I enjoyed the teaching presentations last night. I felt that we went through them in rapid succession, but sometimes that is what you must deal with during summer term. Even though the first and last teaching projects were expository in style, it did not feel that way. Yes, they included powerpoint presentations and presented a lot of information, but it felt much more interactive, hands-on. I really enjoyed that aspect of last night's class. Also, I thoroughly enjoyed the group differences discussion. I have enjoyed all three discussions presented thus far. As far as Fred's discussion went, I too feel that issues of rural education are often overlooked.

Like I mentioned in class, I attended a school that most would consider rural, but had been becoming more suburban each year. There were times when I felt that some people around me acted "country," but I think that was more of a background clash. Before high school, I had not really encountered that type of environment. In terms of academics, I had a lot of good teachers, just as good as any teacher in the urban parts of Knoxville. I also had bad teachers, but I think they exist anywhere you go. In my opinion, I believe that a big part of good teacher attrition is choosing people who want to be there and then providing support for them. The teachers that I had in high school loved their work environment; they wanted to be there, and they were also supportive of each other. I found it sad to hear Jared talk about young, bright teachers who do not stay in rural schools because they feel isolated. I think that the government needs to place more priority in bringing different teachers to the rural areas and help them sustain a desire to work there.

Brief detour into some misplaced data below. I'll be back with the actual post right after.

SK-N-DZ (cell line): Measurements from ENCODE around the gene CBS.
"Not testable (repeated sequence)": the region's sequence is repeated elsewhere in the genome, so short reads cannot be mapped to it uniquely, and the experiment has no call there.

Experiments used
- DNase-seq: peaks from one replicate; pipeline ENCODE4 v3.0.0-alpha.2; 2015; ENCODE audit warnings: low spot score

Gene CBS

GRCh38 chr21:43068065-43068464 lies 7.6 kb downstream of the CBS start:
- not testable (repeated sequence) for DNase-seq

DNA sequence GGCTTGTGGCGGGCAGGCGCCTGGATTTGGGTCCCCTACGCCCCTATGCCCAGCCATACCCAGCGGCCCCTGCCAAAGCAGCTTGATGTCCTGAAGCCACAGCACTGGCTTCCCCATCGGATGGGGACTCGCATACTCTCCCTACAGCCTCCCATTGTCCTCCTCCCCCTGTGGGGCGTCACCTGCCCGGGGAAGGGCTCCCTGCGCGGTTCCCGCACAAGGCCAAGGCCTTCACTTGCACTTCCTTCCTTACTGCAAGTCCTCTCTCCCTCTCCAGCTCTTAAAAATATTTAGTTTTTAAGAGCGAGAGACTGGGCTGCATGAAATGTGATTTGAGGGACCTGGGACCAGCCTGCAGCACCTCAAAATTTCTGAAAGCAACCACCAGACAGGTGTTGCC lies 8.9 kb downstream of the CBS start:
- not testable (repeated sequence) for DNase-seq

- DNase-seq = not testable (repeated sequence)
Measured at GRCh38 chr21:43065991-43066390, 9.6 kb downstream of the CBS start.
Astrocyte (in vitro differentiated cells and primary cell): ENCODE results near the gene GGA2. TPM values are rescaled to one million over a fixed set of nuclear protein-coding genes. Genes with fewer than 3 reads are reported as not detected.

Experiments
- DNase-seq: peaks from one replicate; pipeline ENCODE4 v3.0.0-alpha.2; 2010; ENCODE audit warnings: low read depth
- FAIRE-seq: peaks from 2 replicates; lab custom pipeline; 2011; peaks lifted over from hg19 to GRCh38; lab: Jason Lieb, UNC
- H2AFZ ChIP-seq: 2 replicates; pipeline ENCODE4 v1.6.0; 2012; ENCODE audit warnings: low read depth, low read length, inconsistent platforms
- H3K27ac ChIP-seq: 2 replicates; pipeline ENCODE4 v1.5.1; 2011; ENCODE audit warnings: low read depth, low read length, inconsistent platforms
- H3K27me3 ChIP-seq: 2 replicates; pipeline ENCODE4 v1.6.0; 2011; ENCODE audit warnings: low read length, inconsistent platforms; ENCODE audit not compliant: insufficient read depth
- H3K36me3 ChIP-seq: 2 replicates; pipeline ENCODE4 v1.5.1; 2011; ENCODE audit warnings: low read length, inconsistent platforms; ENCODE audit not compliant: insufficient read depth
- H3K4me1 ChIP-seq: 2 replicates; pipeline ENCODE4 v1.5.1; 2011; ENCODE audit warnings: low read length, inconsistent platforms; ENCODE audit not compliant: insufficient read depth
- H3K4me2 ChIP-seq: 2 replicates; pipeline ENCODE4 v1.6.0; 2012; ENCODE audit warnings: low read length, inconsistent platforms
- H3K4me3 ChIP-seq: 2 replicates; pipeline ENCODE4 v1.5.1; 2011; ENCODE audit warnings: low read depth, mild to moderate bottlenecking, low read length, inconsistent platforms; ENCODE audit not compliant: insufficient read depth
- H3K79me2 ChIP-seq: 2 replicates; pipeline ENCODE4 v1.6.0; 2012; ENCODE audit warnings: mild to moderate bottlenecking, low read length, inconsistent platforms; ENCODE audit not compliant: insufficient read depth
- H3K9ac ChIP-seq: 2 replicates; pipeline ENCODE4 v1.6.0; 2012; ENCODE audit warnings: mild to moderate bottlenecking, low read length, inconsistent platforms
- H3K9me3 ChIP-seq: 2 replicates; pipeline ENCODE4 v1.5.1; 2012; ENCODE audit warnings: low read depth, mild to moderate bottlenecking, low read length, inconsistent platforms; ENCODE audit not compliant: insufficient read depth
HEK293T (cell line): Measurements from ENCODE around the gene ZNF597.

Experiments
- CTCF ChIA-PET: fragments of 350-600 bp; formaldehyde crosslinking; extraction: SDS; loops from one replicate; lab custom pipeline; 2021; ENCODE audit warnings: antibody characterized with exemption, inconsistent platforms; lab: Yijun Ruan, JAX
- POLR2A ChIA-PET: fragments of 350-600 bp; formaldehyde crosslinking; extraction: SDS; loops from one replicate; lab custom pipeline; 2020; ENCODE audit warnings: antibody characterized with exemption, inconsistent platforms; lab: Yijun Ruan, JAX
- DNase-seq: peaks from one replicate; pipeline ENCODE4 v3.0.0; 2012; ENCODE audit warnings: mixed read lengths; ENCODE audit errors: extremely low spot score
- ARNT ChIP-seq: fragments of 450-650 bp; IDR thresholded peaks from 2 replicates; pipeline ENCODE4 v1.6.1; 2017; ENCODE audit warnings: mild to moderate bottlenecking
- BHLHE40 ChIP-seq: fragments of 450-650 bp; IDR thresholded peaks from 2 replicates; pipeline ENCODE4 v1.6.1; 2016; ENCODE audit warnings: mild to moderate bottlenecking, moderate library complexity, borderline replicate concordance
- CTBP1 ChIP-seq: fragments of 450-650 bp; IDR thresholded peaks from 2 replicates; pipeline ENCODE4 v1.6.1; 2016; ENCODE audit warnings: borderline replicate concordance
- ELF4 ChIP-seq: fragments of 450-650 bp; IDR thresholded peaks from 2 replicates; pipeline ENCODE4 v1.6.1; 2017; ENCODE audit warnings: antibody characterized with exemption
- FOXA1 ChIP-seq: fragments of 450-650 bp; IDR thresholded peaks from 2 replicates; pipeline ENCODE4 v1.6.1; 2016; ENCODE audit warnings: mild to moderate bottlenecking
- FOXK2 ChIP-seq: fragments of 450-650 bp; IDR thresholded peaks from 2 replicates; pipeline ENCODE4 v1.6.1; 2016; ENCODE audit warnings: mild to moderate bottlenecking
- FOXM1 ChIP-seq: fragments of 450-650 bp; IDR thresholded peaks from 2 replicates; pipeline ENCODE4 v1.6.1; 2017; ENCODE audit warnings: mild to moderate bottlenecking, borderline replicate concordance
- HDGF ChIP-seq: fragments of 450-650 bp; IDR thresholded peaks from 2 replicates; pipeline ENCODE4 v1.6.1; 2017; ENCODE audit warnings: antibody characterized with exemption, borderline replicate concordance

Friday, June 13, 2014

Free Response Number Five: Continuation of Social Cognitivism and Cognitivism

I am finding that the more we learn about the four learning theories the more interested I become. I feel like I am learning so much from these renowned theorists and concepts, much more than I thought I would. I guess I did not think I would enjoy learning about these different theories because I felt they would prove too abstract for me to comprehend. Some aspects may appear more challenging than others, but overall I able to synthesize this information and recognize its application in an academic setting. That is another part of it too; I can see how these concepts could be readily applied inside a normal classroom. I guess I am admitting this now more than I would have liked to before, but I am starting to recognize more of the merit behind educational psychology. I am starting to see why all of this matters because I can come up with concrete examples and have seen how these ideas have played out in real life.